Could plant-based supplements help to improve fetal growth?

We currently have no effective treatments to help babies who are growing too slowly in the womb. Our researchers are finding out whether tiny particles found in fruit and veg can improve how well the placenta is functioning. This could provide a safe treatment to help ensure babies grow normally, which might reduce the chances of stillbirth.
  • Authors list

    Professor Melissa Westwood, Dr Hager Kowash, Dr Anil Day, Dr Lynda Harris, Professor Ed Johnstone, Professor John McLaughlin, Dr Adam Stevens

    Start date: January 2021
    End date: September 2022

  • Research centre

  • Research status

    Ongoing projects

Why do we need this research?

Babies whose growth slows down or stops during pregnancy have an increased risk of stillbirth and death shortly after birth. These babies are also at risk of certain health problems later in life, such as heart disease.

Currently, there are no treatment options available for babies who aren’t growing as they should. The only option is to deliver the baby prematurely, which carries its own risks and increases the chances of health problems later in life.

We need to find safe treatments that can be used to treat women at risk of having a small baby so that we can reduce the chances of stillbirth and give all babies the healthiest start in life.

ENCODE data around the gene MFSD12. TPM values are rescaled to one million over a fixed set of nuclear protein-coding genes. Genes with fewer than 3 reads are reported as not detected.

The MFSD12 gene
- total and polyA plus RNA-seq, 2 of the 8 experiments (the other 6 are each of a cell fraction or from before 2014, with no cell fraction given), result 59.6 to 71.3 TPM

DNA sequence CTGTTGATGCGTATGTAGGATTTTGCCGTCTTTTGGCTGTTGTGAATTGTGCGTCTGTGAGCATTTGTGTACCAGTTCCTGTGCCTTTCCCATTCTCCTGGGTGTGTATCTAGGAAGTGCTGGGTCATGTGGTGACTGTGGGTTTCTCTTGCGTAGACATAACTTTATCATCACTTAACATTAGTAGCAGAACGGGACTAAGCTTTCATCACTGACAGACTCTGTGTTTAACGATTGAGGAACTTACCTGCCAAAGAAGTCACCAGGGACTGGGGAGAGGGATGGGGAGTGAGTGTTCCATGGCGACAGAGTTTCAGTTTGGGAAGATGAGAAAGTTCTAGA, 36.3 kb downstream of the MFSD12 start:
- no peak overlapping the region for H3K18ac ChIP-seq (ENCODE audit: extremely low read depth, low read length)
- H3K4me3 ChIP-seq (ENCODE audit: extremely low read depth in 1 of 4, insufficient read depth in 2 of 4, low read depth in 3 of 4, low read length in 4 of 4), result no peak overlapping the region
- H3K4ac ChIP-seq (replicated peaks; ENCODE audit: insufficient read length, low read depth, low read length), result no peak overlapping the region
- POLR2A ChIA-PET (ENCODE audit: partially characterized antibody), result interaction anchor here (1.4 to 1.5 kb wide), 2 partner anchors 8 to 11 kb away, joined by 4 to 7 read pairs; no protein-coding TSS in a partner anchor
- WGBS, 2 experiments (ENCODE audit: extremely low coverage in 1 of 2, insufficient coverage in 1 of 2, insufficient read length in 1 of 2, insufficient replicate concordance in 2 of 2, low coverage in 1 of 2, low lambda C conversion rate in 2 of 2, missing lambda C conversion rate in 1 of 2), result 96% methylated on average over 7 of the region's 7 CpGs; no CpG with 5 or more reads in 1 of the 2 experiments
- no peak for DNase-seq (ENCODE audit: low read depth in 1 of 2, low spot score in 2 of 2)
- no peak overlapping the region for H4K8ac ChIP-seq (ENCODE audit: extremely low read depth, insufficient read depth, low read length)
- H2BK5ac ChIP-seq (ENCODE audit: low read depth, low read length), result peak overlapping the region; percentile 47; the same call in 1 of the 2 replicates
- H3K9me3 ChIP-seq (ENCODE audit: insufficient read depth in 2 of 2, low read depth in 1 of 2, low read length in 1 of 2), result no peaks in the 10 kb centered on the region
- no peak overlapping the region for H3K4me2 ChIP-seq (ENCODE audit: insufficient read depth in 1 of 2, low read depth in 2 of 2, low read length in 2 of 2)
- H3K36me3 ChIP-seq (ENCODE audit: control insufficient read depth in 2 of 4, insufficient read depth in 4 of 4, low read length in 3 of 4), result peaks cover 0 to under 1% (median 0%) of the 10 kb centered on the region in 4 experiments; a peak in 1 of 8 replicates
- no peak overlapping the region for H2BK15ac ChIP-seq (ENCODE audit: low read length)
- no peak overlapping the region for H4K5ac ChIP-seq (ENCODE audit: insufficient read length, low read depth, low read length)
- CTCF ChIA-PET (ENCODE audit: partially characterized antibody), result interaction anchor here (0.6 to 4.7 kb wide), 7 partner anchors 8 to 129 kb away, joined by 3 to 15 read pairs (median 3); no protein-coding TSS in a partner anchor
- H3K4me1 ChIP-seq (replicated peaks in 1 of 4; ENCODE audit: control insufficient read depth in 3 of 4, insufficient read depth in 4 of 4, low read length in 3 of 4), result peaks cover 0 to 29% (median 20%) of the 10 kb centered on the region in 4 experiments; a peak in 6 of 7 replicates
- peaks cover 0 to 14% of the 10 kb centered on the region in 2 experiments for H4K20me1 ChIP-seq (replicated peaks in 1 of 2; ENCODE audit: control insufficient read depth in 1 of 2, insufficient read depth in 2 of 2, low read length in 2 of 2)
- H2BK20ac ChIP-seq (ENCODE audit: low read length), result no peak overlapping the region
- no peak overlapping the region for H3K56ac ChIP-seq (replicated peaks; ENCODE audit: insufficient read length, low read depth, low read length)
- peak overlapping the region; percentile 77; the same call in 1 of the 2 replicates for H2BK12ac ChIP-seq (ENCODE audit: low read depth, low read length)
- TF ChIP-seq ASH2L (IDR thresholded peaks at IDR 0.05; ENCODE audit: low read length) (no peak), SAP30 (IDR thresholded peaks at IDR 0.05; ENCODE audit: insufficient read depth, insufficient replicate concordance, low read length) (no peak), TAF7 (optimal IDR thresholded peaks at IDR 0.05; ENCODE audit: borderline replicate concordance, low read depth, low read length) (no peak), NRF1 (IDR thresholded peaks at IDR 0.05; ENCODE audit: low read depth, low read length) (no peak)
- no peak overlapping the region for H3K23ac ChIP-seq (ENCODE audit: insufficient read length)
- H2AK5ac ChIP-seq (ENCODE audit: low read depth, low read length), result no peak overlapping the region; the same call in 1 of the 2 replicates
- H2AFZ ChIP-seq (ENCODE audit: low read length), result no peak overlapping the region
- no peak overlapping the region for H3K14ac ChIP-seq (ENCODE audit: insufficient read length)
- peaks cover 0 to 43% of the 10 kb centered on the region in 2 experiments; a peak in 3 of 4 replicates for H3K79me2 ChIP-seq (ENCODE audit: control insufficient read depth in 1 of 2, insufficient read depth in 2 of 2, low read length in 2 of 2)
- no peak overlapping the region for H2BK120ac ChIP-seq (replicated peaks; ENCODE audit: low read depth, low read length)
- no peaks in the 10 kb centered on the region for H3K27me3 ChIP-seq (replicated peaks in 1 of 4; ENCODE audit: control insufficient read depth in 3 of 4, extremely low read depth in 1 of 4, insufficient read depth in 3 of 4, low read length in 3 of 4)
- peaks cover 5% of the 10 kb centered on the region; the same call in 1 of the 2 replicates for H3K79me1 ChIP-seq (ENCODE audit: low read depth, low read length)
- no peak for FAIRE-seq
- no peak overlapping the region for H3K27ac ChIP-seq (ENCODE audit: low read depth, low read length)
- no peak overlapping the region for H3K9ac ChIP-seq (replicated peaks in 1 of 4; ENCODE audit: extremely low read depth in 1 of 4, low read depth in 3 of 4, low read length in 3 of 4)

What’s happening in this project?

We know that babies are more likely to grow normally if their mothers eat lots of fruit and veg during pregnancy. So far, it hasn’t been clear why this is the case. Researchers funded by Tommy’s have been looking at tiny particles found in fruit and veg called ‘extracellular vesicles’ (EVs). They have found that EVs from watermelons can have a beneficial effect on placenta cells grown in the lab.

In this project, our researchers are finding out more by treating pregnant mice with either watermelon EVs or a placebo. The team will check to see if the EVs can be found in the womb, placenta or pups, and will also assess the effect that these EVs have on the health of the placenta, and on pregnancy outcomes. As well as this, the team are extracting EVs from a variety of other common fruit and veg eaten in the UK and are studying the effect they have on human placentas donated after birth. The EVs that show the most promise will then be tested on pregnant mice. In the future, the team also want to find out whether these EVs can improve outcomes for mice that have a more complicated pregnancy – for example, those with small pups or with pre-eclampsia.

What difference will this project make?

This project will show whether EVs from fruit and veg can improve the growth of pups in the womb, which might lead to clinical trials in humans. EVs from fruit and veg could be a safe treatment for women who are at risk of their babies growing slowly, and ultimately help to prevent stillbirth as well as health problems later in life.